“Every location I went to: ‘Popeye’ was Malta, ‘Police Academy’ in Canada, ‘Sheena’ in Africa, Russia for 5 years, I always went first by myself to the location,” he explains. “I was funny, so people liked me a lot, they found me honest and fair to all people and pretty much a good caring person. Later I would, after a few weeks, start talking about my partner, by the time he was to arrive to the set everyone was excited to meet him and treated him as part of the company the whole time he was there.”
He says this is true for every location he visited and he even managed to change a few minds in some homophobic countries that shun gay people.
“In Russia where it was against the law. The crew did not know what to think, they had heard how terrible and sick it was to be a homosexual. But were totally confused by me, when I told them that I was gay and my lover would be coming to visit.”
Scott seems to be a person who has seen it all in Hollywood. I feel as though he could really tell some good stories about the closeted times of the 70’s and 80’s when “straight” actors had to maintain their secret identities because they were playing heterosexual parts.
He says that gay allies such as Robin Williams made him feel really comfortable when they were on set together.
“Robin and I worked on three projects together,” he recalls. “’Popeye,’ ‘The Frog Prince’ and ‘Best of Times.’ He was either on and filled with an inhuman amount of energy or he was unusually quiet. Since we loved to make each other laugh we got along great. He loved gay people and made me feel very relaxed around him.”
Wanting to know more about what he thought making “Savannah Smiles;” the film that I thought had a gay subtext, I pushed further, trying to get an answer about why I would feel the way I did.
“Family is family, held together by love,” he said. “Where there is no love there is no family. Sacrifice is one of the definitions of love and an important one. We must all compromise in order for love to grow we do not want to change the person we fell in love with but we want to allow ourselves to change as our love grows.”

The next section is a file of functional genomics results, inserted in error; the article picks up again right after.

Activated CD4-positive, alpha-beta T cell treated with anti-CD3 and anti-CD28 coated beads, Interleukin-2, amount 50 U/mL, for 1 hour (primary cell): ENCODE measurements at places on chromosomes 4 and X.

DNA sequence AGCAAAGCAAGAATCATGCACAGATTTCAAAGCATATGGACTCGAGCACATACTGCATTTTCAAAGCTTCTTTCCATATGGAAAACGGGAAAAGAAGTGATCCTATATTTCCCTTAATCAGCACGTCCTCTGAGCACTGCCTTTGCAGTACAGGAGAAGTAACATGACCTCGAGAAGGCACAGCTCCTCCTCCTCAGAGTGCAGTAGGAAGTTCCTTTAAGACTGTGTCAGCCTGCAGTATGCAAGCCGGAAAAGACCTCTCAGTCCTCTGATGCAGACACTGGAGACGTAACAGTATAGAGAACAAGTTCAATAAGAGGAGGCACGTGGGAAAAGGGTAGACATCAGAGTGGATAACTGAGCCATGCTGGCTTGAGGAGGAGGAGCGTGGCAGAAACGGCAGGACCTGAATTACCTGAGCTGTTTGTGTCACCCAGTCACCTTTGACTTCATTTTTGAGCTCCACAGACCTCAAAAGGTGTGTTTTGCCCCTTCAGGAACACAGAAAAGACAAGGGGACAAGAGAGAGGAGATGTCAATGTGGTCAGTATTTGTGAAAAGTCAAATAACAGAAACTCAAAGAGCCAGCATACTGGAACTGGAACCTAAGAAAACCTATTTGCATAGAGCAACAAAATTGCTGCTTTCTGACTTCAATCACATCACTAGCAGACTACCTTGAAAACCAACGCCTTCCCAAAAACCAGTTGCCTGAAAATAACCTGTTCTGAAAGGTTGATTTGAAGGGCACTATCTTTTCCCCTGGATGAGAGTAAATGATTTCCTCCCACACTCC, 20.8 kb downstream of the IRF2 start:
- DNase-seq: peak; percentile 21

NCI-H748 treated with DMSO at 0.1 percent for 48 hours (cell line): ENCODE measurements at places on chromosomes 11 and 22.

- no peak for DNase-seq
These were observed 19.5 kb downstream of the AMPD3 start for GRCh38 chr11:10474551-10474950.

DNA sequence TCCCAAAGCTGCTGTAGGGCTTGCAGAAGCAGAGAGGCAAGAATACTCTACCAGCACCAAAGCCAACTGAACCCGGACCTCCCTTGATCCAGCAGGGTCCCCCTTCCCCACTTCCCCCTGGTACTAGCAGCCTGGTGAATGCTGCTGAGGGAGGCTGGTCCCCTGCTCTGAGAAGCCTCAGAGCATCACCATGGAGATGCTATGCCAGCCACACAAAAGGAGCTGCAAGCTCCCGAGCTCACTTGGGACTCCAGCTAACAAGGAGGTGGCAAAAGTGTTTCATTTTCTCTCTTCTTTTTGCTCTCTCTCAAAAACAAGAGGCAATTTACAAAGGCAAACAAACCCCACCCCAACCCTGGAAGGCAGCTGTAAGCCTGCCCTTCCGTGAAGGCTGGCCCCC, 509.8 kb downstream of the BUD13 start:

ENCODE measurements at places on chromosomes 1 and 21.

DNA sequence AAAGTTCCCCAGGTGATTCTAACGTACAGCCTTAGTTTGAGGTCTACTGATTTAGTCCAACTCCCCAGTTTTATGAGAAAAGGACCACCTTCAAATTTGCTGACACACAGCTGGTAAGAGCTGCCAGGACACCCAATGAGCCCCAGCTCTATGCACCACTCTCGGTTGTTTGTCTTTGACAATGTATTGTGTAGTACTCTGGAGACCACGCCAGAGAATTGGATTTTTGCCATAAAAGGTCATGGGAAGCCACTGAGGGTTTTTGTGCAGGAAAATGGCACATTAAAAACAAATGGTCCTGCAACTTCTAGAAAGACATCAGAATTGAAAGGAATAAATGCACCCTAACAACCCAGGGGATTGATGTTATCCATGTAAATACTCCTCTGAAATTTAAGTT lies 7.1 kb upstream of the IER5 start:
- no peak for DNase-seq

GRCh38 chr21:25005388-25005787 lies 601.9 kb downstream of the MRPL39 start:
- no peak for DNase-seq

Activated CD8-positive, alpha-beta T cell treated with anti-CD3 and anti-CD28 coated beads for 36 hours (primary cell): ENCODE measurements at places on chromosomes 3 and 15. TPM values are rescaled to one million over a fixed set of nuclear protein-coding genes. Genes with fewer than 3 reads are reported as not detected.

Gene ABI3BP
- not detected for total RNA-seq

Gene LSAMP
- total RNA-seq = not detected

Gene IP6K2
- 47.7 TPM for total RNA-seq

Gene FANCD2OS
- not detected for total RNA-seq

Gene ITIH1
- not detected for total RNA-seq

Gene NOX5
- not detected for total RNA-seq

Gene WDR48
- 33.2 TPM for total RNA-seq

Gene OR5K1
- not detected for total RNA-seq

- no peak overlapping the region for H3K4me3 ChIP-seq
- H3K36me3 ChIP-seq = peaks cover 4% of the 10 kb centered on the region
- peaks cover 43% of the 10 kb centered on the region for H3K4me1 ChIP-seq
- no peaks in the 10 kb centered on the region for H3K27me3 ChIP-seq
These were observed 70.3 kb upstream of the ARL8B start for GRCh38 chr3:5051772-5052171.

Unfortunately the girl who played Savannah, Brigette Andersen, may have fallen victim to the perils of being a child actor passed away in 1997, she was only 21.
Scott remembers his time with her during filming being a memorable one.
“She was great to work with, very uninhibited and could improvise with the best of them,” Scott recalls. “I brought her a lot of Disney VHS's and we would watch them together on the weekends. ‘Song of the South’ not available on the market at the time was one of her favorites and I procured a copy before I left LA for the filming.”
“Savannah Smiles,” could have had a sequel or a remake, but after several meetings the idea was scrapped.
Scott has moved on to become the “Santa of Hollywood” to coin a phrase. He has been cast as the jolly elf in over 50 roles, “I love the character of Santa and what he stands for; magic and innocence,” he says.
He is also hard at work in his improv group out of the ACME theaters in Los Angeles, and continues to write and pitch ideas, “I am writing a Santa Script for TV,” he said. “I seem to keep busy.”
You may not know Donovan Scott by name, but you certainly have seen him in some of your favorite films over the years.
Although he doesn't make it a point to outwardly express a sexuality, if any through his characters, he has made a successful career for himself in Hollywood for nearly 40 years.
It appears that his confidence is fed from within and he dismisses those who wish to challenge that peace-of-mind.
"There are plenty of people i would like to spend time with and don't need to waste my time on someone who doesn't get me," he said. "Some people call that an ego, I call it healthy living. Know who you are and make no excuses to anyone, gay straight or otherwise."